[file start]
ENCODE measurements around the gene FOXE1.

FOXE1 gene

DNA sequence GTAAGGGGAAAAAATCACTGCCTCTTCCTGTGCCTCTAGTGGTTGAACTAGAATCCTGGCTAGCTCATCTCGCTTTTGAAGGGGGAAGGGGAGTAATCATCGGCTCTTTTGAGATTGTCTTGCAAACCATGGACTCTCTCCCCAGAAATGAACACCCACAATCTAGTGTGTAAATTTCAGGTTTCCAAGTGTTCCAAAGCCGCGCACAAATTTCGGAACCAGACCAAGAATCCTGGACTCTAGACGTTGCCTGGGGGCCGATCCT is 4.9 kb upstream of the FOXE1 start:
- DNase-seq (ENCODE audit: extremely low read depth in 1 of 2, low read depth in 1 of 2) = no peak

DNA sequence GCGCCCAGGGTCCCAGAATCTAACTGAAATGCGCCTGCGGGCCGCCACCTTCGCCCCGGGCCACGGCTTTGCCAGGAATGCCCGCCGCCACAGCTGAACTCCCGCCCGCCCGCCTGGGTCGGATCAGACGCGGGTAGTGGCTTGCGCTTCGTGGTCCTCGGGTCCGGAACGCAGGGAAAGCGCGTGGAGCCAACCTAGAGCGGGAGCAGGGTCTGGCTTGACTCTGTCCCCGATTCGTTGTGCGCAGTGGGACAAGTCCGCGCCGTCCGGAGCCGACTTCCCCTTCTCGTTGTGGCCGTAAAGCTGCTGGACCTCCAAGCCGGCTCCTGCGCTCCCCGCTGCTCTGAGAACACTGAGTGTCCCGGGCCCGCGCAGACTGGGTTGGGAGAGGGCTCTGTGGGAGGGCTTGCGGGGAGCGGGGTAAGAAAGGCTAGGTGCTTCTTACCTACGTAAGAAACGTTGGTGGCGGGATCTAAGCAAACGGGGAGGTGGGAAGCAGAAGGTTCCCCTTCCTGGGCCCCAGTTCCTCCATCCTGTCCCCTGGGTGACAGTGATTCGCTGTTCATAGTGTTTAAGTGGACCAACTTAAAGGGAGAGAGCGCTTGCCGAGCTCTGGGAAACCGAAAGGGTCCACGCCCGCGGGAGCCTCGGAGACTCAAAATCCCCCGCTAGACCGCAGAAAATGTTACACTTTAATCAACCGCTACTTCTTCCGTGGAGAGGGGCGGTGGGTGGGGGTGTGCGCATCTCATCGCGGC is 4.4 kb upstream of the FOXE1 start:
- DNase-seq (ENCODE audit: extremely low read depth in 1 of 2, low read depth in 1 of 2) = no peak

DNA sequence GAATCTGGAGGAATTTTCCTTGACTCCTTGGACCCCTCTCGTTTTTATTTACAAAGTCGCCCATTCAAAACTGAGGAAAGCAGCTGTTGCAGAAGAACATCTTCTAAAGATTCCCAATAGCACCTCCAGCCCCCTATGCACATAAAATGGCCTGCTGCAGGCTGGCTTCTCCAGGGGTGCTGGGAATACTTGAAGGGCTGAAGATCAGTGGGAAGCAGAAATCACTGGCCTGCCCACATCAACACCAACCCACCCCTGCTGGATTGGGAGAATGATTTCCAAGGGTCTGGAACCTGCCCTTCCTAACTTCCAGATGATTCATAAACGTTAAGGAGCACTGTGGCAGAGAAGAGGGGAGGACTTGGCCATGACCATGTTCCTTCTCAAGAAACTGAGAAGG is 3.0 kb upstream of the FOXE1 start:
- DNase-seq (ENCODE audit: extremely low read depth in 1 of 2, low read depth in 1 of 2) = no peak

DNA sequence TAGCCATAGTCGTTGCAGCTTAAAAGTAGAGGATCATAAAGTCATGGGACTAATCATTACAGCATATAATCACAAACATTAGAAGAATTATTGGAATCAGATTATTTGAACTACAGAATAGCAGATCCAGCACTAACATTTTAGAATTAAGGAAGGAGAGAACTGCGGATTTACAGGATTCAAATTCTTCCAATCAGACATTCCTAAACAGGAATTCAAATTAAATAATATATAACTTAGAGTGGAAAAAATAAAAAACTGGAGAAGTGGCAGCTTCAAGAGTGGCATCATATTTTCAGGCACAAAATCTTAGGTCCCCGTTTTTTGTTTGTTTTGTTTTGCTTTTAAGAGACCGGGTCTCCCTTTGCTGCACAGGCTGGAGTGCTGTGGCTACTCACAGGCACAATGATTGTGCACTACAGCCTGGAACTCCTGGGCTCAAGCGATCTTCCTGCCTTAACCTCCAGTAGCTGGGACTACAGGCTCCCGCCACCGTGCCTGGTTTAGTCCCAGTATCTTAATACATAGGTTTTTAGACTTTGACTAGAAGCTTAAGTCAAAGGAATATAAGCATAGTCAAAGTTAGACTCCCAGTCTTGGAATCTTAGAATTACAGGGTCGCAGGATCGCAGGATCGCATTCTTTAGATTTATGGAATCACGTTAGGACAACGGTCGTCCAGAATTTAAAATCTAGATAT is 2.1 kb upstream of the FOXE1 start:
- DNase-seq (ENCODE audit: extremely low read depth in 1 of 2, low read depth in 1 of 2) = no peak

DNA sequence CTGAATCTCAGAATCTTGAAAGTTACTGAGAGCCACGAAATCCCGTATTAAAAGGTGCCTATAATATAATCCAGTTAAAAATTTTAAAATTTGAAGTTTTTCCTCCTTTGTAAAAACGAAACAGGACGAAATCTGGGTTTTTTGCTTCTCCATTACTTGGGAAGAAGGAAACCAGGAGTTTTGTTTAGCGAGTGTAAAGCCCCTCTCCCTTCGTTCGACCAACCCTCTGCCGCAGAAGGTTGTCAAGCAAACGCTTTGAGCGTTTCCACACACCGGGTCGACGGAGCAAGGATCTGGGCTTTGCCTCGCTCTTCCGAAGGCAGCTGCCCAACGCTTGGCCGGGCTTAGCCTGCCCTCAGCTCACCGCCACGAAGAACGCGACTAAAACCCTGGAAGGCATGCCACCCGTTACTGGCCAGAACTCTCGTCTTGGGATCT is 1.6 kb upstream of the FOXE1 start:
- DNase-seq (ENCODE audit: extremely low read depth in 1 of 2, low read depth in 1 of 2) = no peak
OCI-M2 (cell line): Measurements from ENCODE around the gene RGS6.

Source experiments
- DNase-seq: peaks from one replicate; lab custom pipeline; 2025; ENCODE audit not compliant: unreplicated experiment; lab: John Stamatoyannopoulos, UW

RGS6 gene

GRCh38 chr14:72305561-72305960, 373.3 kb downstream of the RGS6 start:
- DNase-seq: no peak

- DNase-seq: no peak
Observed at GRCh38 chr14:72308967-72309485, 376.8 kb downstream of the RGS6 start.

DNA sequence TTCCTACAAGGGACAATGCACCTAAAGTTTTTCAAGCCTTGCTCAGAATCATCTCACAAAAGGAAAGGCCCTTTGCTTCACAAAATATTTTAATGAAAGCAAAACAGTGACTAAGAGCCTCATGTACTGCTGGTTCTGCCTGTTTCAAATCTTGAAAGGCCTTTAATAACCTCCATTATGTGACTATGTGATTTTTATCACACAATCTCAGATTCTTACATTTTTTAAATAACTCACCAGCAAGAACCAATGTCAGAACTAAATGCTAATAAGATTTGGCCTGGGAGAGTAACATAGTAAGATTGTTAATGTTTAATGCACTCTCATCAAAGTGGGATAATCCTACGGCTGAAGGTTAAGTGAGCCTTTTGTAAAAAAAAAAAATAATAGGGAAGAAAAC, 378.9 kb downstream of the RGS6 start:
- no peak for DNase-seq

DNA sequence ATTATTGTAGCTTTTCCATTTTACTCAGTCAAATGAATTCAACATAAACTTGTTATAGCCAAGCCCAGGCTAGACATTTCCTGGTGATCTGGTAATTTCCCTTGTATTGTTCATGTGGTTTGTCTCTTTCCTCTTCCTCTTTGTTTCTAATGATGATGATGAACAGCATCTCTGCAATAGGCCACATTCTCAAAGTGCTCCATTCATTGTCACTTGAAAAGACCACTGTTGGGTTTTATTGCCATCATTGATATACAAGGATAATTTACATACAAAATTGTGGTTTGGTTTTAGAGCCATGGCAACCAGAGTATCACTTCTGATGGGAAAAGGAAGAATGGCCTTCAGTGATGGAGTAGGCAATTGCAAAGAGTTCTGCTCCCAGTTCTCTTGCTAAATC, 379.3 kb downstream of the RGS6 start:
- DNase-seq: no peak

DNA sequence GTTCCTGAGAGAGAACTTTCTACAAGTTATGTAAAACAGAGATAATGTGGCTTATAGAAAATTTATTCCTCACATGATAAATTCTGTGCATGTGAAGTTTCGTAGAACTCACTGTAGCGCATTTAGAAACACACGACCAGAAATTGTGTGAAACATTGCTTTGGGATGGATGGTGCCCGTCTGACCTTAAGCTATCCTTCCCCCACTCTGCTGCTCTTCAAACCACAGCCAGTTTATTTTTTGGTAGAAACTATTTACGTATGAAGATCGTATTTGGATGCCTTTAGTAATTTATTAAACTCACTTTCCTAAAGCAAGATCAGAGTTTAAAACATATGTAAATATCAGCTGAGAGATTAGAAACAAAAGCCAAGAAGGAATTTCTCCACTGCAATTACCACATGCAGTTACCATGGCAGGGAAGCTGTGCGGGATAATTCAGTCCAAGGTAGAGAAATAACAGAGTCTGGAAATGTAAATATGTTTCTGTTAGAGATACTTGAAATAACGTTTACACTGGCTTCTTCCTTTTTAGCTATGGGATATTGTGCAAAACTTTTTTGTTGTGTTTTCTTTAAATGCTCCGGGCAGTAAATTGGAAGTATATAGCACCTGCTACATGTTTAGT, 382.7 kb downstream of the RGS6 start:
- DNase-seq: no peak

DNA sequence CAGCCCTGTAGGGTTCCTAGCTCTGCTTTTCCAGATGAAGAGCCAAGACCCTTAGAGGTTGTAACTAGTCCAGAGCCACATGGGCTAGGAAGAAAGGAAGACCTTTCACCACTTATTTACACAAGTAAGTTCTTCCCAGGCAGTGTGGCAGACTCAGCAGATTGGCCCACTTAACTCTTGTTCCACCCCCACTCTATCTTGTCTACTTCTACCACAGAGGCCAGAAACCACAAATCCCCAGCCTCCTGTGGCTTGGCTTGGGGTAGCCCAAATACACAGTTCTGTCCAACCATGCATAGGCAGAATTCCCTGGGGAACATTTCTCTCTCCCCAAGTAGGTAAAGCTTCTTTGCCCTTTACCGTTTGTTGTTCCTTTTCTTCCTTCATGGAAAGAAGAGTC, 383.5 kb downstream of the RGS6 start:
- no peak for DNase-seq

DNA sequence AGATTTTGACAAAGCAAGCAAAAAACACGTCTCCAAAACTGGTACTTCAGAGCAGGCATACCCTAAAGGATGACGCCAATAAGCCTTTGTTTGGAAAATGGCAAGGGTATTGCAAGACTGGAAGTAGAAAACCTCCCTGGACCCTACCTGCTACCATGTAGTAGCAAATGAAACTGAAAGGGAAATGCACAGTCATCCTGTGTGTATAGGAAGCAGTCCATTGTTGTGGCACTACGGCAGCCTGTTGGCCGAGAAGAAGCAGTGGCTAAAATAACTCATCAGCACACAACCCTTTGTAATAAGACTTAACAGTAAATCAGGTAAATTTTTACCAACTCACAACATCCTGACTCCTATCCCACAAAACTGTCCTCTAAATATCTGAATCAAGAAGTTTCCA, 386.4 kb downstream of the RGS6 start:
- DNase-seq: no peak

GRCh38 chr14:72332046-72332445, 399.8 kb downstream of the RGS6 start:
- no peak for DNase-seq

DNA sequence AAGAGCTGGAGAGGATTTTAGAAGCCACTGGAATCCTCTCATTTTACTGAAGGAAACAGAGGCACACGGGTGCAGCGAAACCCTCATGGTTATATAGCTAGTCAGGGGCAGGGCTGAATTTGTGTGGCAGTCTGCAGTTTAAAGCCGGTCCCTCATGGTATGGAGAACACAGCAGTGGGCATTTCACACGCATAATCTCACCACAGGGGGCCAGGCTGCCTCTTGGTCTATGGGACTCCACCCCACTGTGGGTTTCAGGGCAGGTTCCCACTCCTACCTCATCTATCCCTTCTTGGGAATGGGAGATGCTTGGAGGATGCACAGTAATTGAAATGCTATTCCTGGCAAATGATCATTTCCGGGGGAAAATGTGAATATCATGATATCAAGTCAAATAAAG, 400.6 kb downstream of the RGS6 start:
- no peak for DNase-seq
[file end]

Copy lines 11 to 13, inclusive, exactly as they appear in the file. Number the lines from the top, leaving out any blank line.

DNA sequence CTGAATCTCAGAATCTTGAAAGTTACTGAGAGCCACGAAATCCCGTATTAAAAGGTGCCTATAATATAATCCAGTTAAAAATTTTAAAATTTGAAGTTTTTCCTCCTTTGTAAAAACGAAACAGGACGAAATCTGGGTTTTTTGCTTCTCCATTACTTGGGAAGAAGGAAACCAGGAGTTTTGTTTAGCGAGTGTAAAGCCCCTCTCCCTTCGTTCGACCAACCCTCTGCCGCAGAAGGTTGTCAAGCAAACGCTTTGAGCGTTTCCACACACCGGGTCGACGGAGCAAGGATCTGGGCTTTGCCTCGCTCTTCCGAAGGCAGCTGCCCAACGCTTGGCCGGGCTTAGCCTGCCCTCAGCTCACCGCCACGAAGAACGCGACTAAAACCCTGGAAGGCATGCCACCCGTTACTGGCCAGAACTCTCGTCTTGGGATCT is 1.6 kb upstream of the FOXE1 start:
- DNase-seq (ENCODE audit: extremely low read depth in 1 of 2, low read depth in 1 of 2) = no peak
OCI-M2 (cell line): Measurements from ENCODE around the gene RGS6.